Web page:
need help to optimize query
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Thread: need help to optimize query

  1. #1
    Join Date
    Mar 2001
    Location
    New York , New York
    Posts
    577
    Hi,

    I am writing a query as


    select * from test
    where trade_date = (select max(trade_date) from test where trade_date <> trunc(sysdate));

    where I want the record having the max trade_date and which is not todays date.

    The data in the table looks something like this

    TRADE_DAT SHARES
    --------- ----------
    22-SEP-02 200
    21-SEP-02 300
    20-SEP-02 400
    24-SEP-02 100

    is there a better way of writing this query.

    Thanks
    Ronnie
    ronnie_yours@yahoo.com

    You can if you think you can.

  2. #2
    Join Date
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    If there was a way that you could store the max(trade_date) before today without having to compute it.

    You could cache the data in a table and write a pl/sql procedure that could run shortly after midnight every day which would update the value. Why calculate the value many times a day when you can calulate it once a day. I'm guessing that it is doing a select on a detail table that has a lot of rows. Which is adding unnecessary overhead.

    You could even write a function to return the max trade date.

    select * from test where trade_date = getmaxtradedate();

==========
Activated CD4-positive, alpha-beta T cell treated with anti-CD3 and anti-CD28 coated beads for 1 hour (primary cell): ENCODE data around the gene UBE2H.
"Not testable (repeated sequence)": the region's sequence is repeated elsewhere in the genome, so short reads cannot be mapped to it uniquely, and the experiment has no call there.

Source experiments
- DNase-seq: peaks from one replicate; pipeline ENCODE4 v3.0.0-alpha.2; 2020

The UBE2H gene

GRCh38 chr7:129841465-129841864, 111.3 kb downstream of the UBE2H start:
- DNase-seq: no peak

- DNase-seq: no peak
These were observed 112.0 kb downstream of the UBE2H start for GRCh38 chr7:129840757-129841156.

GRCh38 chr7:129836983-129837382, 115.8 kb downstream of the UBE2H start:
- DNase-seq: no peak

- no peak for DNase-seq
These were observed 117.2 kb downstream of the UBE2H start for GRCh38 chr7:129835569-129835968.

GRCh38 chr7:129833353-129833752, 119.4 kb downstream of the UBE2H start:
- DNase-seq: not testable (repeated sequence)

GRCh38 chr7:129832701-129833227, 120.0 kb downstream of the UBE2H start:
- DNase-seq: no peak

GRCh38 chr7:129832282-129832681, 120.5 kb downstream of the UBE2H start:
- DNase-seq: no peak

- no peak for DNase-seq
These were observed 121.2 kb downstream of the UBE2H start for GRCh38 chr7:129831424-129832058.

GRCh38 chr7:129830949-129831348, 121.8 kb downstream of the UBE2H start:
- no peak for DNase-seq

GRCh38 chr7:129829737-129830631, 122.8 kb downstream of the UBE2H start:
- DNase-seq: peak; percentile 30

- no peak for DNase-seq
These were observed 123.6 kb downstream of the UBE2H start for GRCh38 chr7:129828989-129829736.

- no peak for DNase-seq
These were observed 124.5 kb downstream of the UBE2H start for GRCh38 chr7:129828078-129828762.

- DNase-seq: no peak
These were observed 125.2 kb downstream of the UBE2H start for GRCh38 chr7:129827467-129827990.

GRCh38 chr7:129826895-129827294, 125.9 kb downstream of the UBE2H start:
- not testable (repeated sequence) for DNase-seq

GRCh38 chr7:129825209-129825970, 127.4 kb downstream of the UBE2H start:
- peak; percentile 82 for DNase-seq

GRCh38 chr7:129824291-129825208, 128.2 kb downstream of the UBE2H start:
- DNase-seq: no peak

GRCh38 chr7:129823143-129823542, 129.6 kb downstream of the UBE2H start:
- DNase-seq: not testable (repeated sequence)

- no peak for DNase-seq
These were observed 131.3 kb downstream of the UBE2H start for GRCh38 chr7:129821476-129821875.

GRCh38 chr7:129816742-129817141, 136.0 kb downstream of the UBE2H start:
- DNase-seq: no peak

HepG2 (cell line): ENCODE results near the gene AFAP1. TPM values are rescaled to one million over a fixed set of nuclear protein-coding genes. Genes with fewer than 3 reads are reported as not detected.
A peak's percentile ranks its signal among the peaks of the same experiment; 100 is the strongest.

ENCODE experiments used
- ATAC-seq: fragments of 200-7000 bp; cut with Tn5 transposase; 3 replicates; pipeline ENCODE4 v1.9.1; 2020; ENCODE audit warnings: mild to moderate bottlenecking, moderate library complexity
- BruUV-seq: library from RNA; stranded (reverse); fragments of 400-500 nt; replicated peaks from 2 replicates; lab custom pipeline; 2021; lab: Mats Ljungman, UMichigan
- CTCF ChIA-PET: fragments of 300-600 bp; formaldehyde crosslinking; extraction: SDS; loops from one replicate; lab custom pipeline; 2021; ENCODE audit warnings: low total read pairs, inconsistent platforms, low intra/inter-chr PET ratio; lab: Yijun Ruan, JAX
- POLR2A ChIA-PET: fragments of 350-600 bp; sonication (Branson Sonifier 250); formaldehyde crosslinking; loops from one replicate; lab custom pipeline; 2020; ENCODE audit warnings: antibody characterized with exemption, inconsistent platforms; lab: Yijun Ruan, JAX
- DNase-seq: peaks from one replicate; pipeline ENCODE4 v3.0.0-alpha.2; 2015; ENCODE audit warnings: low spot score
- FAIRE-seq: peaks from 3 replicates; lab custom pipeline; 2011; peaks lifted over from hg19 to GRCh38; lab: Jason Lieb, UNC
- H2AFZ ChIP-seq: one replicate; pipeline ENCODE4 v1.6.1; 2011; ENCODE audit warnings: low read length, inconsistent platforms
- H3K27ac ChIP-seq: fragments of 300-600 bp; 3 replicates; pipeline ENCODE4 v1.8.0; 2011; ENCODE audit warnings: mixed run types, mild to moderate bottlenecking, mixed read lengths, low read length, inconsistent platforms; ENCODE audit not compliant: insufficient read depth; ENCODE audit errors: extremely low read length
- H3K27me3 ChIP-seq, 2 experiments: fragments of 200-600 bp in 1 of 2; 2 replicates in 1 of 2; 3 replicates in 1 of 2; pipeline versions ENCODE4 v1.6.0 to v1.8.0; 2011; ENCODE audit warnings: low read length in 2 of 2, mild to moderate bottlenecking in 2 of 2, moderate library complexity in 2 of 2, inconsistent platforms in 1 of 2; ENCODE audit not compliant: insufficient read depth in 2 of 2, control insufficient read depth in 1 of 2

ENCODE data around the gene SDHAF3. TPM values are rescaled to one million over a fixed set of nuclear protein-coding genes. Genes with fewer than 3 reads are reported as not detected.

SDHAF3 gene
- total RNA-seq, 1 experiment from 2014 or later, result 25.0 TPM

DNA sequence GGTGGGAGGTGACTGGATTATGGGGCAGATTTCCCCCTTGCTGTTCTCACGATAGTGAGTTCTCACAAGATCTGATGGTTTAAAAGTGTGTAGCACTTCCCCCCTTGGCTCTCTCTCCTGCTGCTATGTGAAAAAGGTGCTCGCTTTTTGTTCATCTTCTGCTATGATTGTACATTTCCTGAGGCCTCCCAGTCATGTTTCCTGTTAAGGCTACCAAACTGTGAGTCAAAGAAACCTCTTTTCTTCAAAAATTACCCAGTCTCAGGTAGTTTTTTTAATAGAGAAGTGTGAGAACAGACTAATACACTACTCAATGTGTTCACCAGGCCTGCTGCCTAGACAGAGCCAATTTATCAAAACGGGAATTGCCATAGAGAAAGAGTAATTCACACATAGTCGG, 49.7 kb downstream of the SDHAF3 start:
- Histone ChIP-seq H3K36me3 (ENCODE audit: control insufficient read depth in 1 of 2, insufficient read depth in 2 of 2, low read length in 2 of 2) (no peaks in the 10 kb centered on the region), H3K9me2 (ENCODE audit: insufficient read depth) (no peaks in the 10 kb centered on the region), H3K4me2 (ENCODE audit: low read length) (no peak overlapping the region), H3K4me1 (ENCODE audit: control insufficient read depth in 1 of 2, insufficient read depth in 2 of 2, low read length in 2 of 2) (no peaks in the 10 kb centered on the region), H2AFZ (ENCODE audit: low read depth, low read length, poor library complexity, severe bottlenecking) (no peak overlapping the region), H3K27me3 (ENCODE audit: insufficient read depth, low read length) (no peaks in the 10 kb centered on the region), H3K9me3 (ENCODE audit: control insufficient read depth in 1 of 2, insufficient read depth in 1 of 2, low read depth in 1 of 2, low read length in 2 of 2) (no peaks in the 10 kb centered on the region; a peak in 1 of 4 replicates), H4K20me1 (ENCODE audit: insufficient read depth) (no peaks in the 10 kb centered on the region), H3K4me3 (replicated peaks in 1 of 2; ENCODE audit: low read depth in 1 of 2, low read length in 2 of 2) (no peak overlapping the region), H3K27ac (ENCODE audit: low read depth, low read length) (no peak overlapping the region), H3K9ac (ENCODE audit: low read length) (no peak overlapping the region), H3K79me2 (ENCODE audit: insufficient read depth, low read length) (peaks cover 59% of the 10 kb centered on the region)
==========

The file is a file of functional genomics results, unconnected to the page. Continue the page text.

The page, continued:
3. #3
    Join Date
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    ATLANTA, GA, USA
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    "<>" in the where clause will not induce index.

    If trade_date is always less than Sysdate and an index is available on trade_date column, then use LESS THAN "<" and remove truncate function.

    select * from test
    where trade_date = (select max(trade_date)
    from test
    where trade_date < sysdate);


  4. #4
    Join Date
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    Location
    Baltimore, MD USA
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    Exactly as Tamilselvan said.

    Do not implement it as a function as gandolf989 suggested - functions add unnecessary overhead.

    Additionally, we need to know if that column is indexed, and whether or not this simplified example is anywhere close to what your real-world SQL will be. This sql is trying to say 'get me the latest entry in the entire table.

    However, unless there is a unique index on that date column, it is possible to return more than one row from this SELECT. Is that what you want?

    If the column were indexed, a simple MIN/MAX lookup by the optimizer would get the date you want followed by a range scan of the index to get the actual row. This should all be very fast. However, if in the real world you are applying multiple predicates to your actual statement, you must consider more. Here's another version of the statement:
    Code:
    SELECT
       *
    FROM
       TEST
    WHERE